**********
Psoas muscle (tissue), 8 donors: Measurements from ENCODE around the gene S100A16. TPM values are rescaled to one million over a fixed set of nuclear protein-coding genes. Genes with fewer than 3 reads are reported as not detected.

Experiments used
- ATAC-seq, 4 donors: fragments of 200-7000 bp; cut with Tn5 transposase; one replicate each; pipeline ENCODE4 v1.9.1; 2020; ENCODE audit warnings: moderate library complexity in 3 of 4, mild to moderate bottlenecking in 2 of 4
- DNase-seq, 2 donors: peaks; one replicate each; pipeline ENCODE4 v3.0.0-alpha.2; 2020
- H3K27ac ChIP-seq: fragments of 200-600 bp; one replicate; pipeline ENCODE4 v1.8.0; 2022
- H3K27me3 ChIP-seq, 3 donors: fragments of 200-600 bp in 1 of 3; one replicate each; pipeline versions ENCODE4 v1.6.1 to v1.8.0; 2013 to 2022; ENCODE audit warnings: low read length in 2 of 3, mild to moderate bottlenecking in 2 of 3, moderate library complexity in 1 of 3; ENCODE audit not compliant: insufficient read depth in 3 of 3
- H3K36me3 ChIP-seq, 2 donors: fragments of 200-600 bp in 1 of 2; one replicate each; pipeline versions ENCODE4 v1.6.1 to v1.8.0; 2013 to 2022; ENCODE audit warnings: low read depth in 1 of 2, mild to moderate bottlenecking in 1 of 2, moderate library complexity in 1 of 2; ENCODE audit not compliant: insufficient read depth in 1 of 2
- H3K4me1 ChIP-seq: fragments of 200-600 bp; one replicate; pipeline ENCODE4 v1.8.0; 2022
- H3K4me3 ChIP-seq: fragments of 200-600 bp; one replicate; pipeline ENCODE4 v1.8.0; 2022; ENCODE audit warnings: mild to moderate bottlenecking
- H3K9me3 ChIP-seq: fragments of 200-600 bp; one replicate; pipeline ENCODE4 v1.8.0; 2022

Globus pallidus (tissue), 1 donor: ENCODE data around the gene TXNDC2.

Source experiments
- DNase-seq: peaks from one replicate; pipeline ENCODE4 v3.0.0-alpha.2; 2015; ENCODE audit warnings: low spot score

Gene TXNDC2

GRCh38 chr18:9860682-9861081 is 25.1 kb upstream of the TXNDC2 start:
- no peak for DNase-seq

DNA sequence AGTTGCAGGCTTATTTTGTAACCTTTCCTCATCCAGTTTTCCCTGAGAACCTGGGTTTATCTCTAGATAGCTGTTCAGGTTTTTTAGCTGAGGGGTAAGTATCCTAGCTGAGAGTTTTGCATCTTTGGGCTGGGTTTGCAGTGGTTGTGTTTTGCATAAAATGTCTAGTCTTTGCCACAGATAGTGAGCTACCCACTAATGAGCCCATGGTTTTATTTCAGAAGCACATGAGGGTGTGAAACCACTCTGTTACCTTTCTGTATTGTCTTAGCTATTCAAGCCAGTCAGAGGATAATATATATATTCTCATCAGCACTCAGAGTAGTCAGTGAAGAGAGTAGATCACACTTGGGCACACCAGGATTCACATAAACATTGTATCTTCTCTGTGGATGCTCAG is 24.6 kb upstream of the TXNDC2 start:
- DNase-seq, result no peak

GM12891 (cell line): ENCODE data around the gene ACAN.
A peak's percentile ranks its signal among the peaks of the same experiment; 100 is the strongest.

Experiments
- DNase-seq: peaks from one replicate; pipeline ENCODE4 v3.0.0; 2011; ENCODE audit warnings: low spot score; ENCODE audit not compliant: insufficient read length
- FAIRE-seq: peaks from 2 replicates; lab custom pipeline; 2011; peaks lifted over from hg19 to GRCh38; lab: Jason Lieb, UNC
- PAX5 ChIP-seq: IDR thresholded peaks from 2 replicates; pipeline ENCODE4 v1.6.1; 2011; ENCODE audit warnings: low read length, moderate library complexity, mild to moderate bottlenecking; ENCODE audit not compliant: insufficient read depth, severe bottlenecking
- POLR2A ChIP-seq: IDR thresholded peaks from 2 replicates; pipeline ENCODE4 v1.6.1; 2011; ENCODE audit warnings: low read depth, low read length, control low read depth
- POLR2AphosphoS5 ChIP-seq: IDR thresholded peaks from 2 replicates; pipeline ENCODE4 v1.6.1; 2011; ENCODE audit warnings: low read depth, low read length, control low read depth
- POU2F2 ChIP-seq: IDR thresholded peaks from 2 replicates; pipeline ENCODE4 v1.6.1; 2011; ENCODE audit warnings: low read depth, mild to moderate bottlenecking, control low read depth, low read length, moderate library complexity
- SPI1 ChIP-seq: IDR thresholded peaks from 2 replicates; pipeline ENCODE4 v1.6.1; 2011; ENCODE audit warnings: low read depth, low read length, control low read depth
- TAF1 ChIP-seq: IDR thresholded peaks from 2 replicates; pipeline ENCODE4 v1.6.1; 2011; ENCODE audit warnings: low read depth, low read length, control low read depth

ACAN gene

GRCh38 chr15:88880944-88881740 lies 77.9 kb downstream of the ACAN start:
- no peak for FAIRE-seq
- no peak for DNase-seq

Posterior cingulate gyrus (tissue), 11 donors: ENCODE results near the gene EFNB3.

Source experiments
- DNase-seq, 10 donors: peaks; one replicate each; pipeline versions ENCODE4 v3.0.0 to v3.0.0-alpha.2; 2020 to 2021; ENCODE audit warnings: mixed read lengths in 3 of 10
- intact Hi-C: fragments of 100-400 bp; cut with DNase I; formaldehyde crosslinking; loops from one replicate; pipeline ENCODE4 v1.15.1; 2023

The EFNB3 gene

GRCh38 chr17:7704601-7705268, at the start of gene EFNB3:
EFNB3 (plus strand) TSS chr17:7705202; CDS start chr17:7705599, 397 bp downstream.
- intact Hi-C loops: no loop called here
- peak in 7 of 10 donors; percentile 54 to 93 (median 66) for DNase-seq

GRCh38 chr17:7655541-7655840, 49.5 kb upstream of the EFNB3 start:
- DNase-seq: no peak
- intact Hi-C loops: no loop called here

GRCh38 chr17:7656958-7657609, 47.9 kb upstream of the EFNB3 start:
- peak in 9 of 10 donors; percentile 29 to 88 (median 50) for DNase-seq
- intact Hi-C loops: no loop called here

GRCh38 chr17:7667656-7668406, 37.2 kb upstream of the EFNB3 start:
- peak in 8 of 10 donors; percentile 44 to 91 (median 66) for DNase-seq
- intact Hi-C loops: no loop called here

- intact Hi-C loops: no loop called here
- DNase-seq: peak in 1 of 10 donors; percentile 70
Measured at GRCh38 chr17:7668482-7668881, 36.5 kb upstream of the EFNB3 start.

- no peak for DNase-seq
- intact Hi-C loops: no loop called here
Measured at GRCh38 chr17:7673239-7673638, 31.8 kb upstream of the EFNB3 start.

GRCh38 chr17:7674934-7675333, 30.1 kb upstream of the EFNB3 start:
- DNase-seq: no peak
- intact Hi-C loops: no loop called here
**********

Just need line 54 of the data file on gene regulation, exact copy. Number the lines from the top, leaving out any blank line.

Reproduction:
Measured at GRCh38 chr17:7668482-7668881, 36.5 kb upstream of the EFNB3 start.